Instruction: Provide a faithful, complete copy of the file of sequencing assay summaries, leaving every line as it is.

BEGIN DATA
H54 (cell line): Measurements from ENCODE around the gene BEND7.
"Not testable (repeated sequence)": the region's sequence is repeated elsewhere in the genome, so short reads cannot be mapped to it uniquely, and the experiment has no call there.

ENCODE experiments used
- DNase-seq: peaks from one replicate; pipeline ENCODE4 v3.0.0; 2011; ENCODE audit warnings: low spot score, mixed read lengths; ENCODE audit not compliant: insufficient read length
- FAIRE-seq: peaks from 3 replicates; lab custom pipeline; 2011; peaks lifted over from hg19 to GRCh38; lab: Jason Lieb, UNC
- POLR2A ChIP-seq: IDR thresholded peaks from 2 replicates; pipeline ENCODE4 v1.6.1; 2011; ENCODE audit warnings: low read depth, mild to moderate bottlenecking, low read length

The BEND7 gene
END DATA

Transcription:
H54 (cell line): Measurements from ENCODE around the gene BEND7.
"Not testable (repeated sequence)": the region's sequence is repeated elsewhere in the genome, so short reads cannot be mapped to it uniquely, and the experiment has no call there.

ENCODE experiments used
- DNase-seq: peaks from one replicate; pipeline ENCODE4 v3.0.0; 2011; ENCODE audit warnings: low spot score, mixed read lengths; ENCODE audit not compliant: insufficient read length
- FAIRE-seq: peaks from 3 replicates; lab custom pipeline; 2011; peaks lifted over from hg19 to GRCh38; lab: Jason Lieb, UNC
- POLR2A ChIP-seq: IDR thresholded peaks from 2 replicates; pipeline ENCODE4 v1.6.1; 2011; ENCODE audit warnings: low read depth, mild to moderate bottlenecking, low read length

The BEND7 gene